Knowing more about Ghana-Australia relations
Often than not, the first and only thing that comes to mind immediately one hears the mention of an embassy or high commission is visa acquisition. Unfortunately, quite a sizable number of people donot know exactly what embassies and high commissions do on a daily basis beyond handling visa applications and processing visas.
And those who, at a point in time, get their visa applications rejected without what they will consider as a satisfactory reason also live with the experience and sometimes form erroneous perceptions about foreign missions in Ghana. This is an open secret which is not peculiar to only Ghanaians.
Until the early part of 2013, I didn’t know a lot about Australia apart from it being a neighbouring country to Indonesia and East Timor. My niece, Michaela Synead Mensah obtained admission at the Macquerie University in Sydney to pursue a course in International Relations and Politics for a year.
Resident in London, we discussed her expectations and the whole process of moving to Sydney for her studies. She traveled to Sydney and not long after she perfectly settled in and was doing great with her studies. With the support of her colleagues and encouragement from the family, she went on to become the President of the African Students Union.
Whilst there, most of our conversations focused on the Australian educational system and how school attendance or registration for home schooling is mandatory throughout Australia. I also learnt that education is considered as the responsibility of the individual states and territories so the rules sometimes vary between states but in general children are required to attend school from the age of about five until about 16 or 17 based on the rules within the state.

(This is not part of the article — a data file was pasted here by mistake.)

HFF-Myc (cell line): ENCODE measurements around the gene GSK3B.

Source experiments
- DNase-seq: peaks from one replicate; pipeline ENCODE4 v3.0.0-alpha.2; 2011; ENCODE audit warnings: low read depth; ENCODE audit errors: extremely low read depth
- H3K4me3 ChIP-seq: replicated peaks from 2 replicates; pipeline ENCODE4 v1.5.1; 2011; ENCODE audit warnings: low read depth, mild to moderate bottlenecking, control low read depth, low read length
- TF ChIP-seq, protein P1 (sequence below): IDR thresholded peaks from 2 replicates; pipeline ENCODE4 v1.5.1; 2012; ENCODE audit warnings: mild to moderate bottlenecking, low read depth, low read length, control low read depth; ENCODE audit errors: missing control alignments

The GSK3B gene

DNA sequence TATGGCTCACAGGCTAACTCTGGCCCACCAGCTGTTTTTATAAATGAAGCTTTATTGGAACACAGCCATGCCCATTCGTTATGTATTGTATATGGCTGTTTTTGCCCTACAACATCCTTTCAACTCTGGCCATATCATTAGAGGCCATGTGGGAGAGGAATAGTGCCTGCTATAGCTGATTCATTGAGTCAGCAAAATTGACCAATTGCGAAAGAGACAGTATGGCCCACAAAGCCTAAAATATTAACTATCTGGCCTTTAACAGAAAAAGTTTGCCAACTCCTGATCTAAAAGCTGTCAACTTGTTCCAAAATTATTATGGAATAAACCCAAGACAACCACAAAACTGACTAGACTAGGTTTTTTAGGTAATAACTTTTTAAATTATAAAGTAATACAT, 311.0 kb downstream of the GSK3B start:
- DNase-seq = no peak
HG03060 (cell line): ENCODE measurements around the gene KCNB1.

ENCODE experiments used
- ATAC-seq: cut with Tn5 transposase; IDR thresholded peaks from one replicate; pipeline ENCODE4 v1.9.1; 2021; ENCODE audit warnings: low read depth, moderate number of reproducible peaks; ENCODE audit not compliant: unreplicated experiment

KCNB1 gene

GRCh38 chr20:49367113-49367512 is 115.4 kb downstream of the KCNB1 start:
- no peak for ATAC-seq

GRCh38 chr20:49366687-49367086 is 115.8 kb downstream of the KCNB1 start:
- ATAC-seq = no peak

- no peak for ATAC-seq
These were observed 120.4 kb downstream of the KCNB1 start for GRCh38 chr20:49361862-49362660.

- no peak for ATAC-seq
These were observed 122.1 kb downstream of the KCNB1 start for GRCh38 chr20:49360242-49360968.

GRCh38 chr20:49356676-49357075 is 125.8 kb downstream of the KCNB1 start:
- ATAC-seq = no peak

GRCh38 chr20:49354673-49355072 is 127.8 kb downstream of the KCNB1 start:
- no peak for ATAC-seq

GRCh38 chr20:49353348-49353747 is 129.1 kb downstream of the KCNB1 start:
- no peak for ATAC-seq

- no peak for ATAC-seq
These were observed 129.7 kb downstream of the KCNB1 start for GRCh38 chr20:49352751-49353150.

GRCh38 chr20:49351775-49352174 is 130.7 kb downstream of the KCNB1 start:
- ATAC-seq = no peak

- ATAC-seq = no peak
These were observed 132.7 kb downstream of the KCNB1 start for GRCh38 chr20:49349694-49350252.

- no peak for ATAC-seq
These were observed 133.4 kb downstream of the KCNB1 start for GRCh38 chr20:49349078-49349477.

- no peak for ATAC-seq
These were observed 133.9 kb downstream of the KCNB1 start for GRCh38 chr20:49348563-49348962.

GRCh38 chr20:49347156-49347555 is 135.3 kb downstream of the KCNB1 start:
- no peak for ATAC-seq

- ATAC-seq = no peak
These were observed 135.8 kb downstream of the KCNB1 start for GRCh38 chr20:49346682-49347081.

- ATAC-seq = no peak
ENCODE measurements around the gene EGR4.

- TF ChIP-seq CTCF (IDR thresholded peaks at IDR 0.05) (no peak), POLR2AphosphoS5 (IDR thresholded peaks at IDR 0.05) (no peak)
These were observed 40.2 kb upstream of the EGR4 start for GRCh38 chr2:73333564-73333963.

Children aged 16 to 19 are required to either attend school or participate in vocational training, such as an apprenticeship. This has resulted in Australia achieving one of the highest high adult literacy rates around the world with an estimated figure of about 90percent recorded in the year 2003.
Last week, I had the rare opportunity of being hosted by the Australian High Commissioner to Ghana, Andrew Barnes, and his team at the Australian High Commission located at Cantonments in Accra.
The over an hour interaction could be best described as an enlightening session as it provided the opportunity for me to get familiar with the unique role of the Australian High Commission in Ghana within the West African sub region and also be abreast with the relationship between Ghana and Australia from a diplomatic perspective. In addition, it gave me an insight into Australia’s foreign policy for Africa and the rest of the world.
Our discussion, which started with my encounters with diplomats of other foreign missions in Ghana, the relative peace and stability being enjoyed within the country, eventually centered on the bilateral relations between Ghana and Australia with highlight on several aspects of collaborations between both countries.
According to the High Commissioner, there are so many things the embassies and high commissions do, from government to government relationships, to the area of education where students are assisted to have higher education in Australia as well as trade and corporations in other sectors.